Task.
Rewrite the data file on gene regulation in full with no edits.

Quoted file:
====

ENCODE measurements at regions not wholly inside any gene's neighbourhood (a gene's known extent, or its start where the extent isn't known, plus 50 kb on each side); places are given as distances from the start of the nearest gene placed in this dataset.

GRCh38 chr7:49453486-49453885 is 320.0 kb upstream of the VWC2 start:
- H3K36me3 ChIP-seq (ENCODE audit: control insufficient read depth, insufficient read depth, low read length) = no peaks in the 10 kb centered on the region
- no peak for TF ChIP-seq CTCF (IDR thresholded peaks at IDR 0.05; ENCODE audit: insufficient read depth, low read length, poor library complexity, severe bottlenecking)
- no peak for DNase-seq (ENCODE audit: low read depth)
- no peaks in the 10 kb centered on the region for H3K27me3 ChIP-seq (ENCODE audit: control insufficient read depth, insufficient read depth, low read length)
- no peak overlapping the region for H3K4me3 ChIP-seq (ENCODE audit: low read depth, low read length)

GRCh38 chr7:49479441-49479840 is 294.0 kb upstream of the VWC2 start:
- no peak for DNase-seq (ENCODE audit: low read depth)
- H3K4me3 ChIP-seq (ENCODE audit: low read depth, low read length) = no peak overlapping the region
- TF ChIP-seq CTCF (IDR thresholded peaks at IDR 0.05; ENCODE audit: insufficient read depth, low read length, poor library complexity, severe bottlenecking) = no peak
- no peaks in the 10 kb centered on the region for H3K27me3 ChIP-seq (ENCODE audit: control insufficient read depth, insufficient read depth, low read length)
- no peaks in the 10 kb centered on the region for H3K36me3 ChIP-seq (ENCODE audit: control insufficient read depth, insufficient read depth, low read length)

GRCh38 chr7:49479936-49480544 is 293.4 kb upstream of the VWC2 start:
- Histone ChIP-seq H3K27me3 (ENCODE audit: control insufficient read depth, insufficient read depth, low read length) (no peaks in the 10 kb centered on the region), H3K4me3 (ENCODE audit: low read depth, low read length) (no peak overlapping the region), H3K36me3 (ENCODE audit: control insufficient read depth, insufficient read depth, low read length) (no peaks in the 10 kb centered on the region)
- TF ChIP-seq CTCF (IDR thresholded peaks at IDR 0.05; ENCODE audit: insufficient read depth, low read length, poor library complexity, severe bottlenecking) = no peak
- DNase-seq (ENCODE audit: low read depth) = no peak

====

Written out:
ENCODE measurements at regions not wholly inside any gene's neighbourhood (a gene's known extent, or its start where the extent isn't known, plus 50 kb on each side); places are given as distances from the start of the nearest gene placed in this dataset.

GRCh38 chr7:49453486-49453885 is 320.0 kb upstream of the VWC2 start:
- H3K36me3 ChIP-seq (ENCODE audit: control insufficient read depth, insufficient read depth, low read length) = no peaks in the 10 kb centered on the region
- no peak for TF ChIP-seq CTCF (IDR thresholded peaks at IDR 0.05; ENCODE audit: insufficient read depth, low read length, poor library complexity, severe bottlenecking)
- no peak for DNase-seq (ENCODE audit: low read depth)
- no peaks in the 10 kb centered on the region for H3K27me3 ChIP-seq (ENCODE audit: control insufficient read depth, insufficient read depth, low read length)
- no peak overlapping the region for H3K4me3 ChIP-seq (ENCODE audit: low read depth, low read length)

GRCh38 chr7:49479441-49479840 is 294.0 kb upstream of the VWC2 start:
- no peak for DNase-seq (ENCODE audit: low read depth)
- H3K4me3 ChIP-seq (ENCODE audit: low read depth, low read length) = no peak overlapping the region
- TF ChIP-seq CTCF (IDR thresholded peaks at IDR 0.05; ENCODE audit: insufficient read depth, low read length, poor library complexity, severe bottlenecking) = no peak
- no peaks in the 10 kb centered on the region for H3K27me3 ChIP-seq (ENCODE audit: control insufficient read depth, insufficient read depth, low read length)
- no peaks in the 10 kb centered on the region for H3K36me3 ChIP-seq (ENCODE audit: control insufficient read depth, insufficient read depth, low read length)

GRCh38 chr7:49479936-49480544 is 293.4 kb upstream of the VWC2 start:
- Histone ChIP-seq H3K27me3 (ENCODE audit: control insufficient read depth, insufficient read depth, low read length) (no peaks in the 10 kb centered on the region), H3K4me3 (ENCODE audit: low read depth, low read length) (no peak overlapping the region), H3K36me3 (ENCODE audit: control insufficient read depth, insufficient read depth, low read length) (no peaks in the 10 kb centered on the region)
- TF ChIP-seq CTCF (IDR thresholded peaks at IDR 0.05; ENCODE audit: insufficient read depth, low read length, poor library complexity, severe bottlenecking) = no peak
- DNase-seq (ENCODE audit: low read depth) = no peak